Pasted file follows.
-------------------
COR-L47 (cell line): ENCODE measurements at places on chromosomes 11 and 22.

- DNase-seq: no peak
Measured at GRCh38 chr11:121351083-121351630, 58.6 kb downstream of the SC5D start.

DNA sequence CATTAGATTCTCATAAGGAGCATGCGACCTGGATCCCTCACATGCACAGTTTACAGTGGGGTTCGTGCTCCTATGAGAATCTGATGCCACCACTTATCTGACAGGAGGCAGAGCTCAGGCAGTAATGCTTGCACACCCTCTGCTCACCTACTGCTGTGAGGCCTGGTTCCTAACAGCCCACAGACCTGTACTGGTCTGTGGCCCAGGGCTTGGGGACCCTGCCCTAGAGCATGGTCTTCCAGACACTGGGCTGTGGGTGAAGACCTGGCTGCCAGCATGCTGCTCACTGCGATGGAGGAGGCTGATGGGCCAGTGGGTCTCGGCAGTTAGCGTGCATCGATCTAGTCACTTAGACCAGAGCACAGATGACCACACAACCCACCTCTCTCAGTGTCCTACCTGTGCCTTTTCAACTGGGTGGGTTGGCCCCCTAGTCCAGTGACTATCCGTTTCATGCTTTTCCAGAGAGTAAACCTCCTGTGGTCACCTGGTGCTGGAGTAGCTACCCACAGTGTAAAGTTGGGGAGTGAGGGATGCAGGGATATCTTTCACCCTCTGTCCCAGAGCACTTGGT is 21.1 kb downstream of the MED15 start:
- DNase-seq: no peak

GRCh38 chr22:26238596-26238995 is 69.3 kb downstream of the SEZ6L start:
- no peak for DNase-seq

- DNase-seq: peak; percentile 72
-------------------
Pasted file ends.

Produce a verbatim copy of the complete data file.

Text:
COR-L47 (cell line): ENCODE measurements at places on chromosomes 11 and 22.

- DNase-seq: no peak
Measured at GRCh38 chr11:121351083-121351630, 58.6 kb downstream of the SC5D start.

DNA sequence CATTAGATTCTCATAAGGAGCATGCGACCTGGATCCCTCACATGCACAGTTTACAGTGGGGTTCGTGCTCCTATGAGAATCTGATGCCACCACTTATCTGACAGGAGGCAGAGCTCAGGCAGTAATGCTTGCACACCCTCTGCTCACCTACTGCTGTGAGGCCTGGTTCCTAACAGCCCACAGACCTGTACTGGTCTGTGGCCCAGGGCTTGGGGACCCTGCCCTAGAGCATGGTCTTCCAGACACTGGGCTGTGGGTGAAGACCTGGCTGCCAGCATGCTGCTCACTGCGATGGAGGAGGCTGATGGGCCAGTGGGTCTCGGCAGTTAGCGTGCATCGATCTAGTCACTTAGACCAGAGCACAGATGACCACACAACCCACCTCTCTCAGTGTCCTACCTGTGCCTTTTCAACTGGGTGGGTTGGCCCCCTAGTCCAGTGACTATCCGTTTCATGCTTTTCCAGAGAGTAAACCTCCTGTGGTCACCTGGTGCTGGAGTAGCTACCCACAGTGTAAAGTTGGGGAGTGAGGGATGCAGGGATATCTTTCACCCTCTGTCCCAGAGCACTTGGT is 21.1 kb downstream of the MED15 start:
- DNase-seq: no peak

GRCh38 chr22:26238596-26238995 is 69.3 kb downstream of the SEZ6L start:
- no peak for DNase-seq

- DNase-seq: peak; percentile 72